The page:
Forum for Science, Industry and Business

Sponsored by:     3M 
Search our Site:

 

Cloud formation and distribution follows simple thermodynamic, statistical laws

24.07.2018

The result: An easier way to model cloud cover

Take a look at the clouds, if there are any in your sky right now. If not, here are a few examples. Watch the billows, the white lofty tufts set against the blue sky. Or, depending on your weather, watch the soft grey edges smear together into blended tones that drag down through the air to the ground.


The full 205 km x 205 km domain simulation domain. One hour of time is simulated, with five minutes per frame. Yellows and reds are updrafts, blues are downdrafts, and the grey surface denotes air of a certain temperature.

Credit: Ian Glenn

They're an inspiration to most of us, but a nightmare for climate scientists. Clouds are exceptionally complex creatures, and that complexity makes it difficult to predict how and where they'll form - which is unfortunate, since those predictions are essential to understanding precipitation patterns and how our climate will change in the future.

But University of Utah researchers may have found a way to greatly reduce the difficulty of predicting formation of clouds. The results, published today in Journal of Geophysical Research-Atmospheres could fill a key gap in scientists' understanding of how climate change may play out.

... more about:
»Atmosphere »Humidity »clouds »droplets »heat »thermodynamic

"We used simple thermodynamics," says atmospheric sciences professor Tim Garrett, "to predict that there should be many small clouds and few large clouds in proportions that obey simple mathematical laws."

Clouds are climate wild cards

Clouds, particularly those in the tropics, are part of the Earth's system for getting rid of excess heat generated by the sun. That's why they matter to climate scientists. They're part of a vertical conveyor belt, lifting hot buoyant air up to an altitude where the heat can be easily radiated into the cold blackness of space. But clouds can play with heat in other ways.

"Think of how quickly a cloud can change the temperature during a summer picnic," says postdoctoral scholar and study co-author Ian Glenn. "A slight change in the fraction or distribution of even a few small clouds on an otherwise nice clear day can make or break an outing."

Clouds constantly grow and shrink as they exchange air with surrounding dry air. So far, it's unclear how clouds factor into the effects of global climate change - will clouds slow down warming? Or enhance it? Will warming create more clouds? If so, what regions will be most affected?

That uncertainty can be seen in the range of values of climate sensitivity, or the temperature response to a doubling of carbon dioxide in the atmosphere. Current projections say the increase could be between 1.5 and 4.5 degrees Celsius. It's difficult to pin it down much more than that because of the problem of understanding the role of clouds and precipitation in a changing climate.

"Both the low range and high range are bad news for civilization," Garrett says, "but one is clearly far more catastrophic - so it's a pretty important problem to get right."

Clouds are deeply complex

Researchers previously approached the problem of clouds by trying to understand the layers of complexity inherent in how clouds interact with the surface, the air and even themselves. Study co-author Steven Krueger says that the physical processes in clouds range from cloud droplets, at the micrometer scale, to large-scale cloud systems that can stretch over a continent. And the inherent turbulence of clouds creates eddies - spirals of turbulent energy - that stretch the predictive power of even the best models of clouds run on supercomputers.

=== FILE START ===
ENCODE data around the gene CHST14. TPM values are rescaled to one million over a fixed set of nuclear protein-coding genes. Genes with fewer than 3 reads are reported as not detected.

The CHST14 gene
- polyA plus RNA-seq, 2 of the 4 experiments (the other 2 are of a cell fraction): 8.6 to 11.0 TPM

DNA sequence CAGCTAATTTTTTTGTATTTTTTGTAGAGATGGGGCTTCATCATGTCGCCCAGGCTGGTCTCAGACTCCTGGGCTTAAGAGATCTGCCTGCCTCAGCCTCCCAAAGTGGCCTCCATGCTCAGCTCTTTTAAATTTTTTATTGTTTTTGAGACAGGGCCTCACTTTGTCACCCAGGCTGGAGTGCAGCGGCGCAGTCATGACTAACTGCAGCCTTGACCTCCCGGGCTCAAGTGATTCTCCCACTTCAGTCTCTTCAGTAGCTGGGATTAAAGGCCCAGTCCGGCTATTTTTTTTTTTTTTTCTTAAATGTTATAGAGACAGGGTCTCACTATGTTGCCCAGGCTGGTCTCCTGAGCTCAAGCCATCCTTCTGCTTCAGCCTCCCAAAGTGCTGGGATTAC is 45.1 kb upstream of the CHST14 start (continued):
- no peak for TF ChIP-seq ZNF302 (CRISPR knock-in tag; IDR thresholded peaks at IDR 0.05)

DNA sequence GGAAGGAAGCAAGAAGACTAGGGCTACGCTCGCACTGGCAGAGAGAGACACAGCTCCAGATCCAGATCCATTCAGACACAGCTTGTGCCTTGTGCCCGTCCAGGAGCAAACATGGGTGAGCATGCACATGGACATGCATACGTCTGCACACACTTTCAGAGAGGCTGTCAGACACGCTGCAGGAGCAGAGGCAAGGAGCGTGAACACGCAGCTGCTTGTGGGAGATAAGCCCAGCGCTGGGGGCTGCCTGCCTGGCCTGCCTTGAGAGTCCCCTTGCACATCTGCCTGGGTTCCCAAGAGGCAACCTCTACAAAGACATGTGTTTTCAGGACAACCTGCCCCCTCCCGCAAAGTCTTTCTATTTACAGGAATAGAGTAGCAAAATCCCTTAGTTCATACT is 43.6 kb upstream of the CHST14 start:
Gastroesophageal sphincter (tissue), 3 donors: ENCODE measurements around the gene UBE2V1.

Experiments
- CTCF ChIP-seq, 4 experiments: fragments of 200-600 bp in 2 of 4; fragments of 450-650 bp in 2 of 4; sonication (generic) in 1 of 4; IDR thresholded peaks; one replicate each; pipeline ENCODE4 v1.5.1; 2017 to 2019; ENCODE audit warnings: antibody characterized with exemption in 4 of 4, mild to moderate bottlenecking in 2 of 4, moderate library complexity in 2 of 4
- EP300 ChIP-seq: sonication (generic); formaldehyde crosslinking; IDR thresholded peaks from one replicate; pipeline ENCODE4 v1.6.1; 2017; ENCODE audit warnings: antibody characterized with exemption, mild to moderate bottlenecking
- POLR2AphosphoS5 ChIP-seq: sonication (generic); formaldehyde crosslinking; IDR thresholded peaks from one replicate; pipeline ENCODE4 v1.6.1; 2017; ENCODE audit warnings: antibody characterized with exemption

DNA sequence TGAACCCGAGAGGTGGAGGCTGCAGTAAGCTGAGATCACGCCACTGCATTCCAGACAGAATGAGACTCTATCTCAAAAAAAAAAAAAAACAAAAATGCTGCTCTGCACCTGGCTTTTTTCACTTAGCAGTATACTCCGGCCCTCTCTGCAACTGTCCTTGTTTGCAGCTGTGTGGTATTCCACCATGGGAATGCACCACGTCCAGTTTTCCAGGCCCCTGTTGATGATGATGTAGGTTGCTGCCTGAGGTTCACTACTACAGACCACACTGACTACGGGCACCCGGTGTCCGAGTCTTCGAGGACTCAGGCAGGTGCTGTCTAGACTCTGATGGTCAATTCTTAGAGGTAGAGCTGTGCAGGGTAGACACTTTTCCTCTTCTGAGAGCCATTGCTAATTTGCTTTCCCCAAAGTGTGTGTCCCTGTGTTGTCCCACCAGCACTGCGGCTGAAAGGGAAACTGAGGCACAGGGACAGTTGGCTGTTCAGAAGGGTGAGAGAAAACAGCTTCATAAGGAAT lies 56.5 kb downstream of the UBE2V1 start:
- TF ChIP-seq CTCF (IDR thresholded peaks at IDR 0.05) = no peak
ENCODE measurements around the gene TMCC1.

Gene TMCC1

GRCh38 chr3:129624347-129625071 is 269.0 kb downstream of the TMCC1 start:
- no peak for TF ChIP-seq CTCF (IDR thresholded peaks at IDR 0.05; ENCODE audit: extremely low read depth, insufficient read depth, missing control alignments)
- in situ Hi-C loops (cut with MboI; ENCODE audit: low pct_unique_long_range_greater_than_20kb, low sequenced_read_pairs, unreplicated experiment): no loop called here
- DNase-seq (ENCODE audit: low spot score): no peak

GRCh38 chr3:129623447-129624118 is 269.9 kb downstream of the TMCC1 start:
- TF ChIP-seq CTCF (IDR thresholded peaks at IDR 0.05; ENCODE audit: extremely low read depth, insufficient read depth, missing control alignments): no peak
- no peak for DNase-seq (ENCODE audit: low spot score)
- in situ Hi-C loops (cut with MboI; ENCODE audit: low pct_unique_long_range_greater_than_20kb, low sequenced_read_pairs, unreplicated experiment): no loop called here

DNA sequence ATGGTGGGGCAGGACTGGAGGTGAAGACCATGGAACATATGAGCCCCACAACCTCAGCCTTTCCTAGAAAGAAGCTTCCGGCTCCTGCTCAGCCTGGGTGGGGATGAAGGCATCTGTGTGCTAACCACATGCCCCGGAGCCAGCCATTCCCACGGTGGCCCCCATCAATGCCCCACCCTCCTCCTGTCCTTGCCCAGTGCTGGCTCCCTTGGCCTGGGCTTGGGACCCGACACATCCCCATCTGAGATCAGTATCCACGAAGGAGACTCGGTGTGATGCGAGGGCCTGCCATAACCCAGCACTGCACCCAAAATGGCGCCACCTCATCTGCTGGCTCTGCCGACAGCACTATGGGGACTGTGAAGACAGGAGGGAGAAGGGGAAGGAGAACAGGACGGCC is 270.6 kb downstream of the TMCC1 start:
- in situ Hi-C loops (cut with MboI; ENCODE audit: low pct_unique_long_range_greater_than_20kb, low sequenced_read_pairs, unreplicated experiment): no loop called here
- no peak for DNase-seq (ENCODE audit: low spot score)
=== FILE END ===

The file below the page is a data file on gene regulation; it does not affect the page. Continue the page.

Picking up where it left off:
"To model all scales of the global atmosphere, from the smallest turbulent eddies to the global scale would take about a billion billion times what can we currently use in our computers," Krueger says. "We can fully calculate all of the cloud physics in a volume about 1 meter on a side, for about 10 minutes, at a computational cost of 10,000 CPU hours."

To get around that complexity, climate modelers simulate large scales while making simplifying assumptions about small-scale processes. But what if there's another way - what if clouds follow simple mathematical principles that can recreate the statistics of clouds' complexity without needing massive computing resources?

Clouds are leaky conduits

Let's go back to the concept of clouds as conduits of heat into the upper atmosphere. A tall, sharp, white cloud is composed of droplets of water, in contrast to the clear, blue, relatively drier air around it. The white, wet clouds and the blue, dry air are in constant contact with each other, sharing a common boundary. It's this boundary that got Garrett thinking.

As water droplets form inside clouds, a little bit of heat is released, making the clouds buoyant in the atmosphere. Garrett says that this makes clouds efficient at their job of lifting heat away from the ground - and also means that the hot, rising air is turbulent and can spill out of the sides of the cloud as it rises.

"This realization about clouds as leaky conduits made me think that the place to look for understanding clouds and climate was not their areas looking down, as has commonly been the focus, but instead their edges," Garrett says.

He began studying the thermodynamics along the perimeters and edges of clouds, and found that the total horizontal perimeter of clouds, turbulent exchanges of heat and humidity across cloud edges and the vertical temperature and humidity profile of the atmosphere could all be related. One notable upside: atmospheric vertical temperature and humidity profiles are relatively simple to predict in changing climates so the link to cloud amount simplifies a notoriously difficult problem.

Some other principles of cloud dynamics that arose from the authors' equations: Competition among clouds for atmospheric heat and moisture helps explain how many clouds form. The product of the number of clouds and their perimeter remains constant, a mathematical law known as scale invariance. This means that a large number of clouds are poor in perimeter while a lucky few are rich. Also, these relationships between different size classes of clouds turn out to be independent of the atmospheric temperature. More on that in a minute.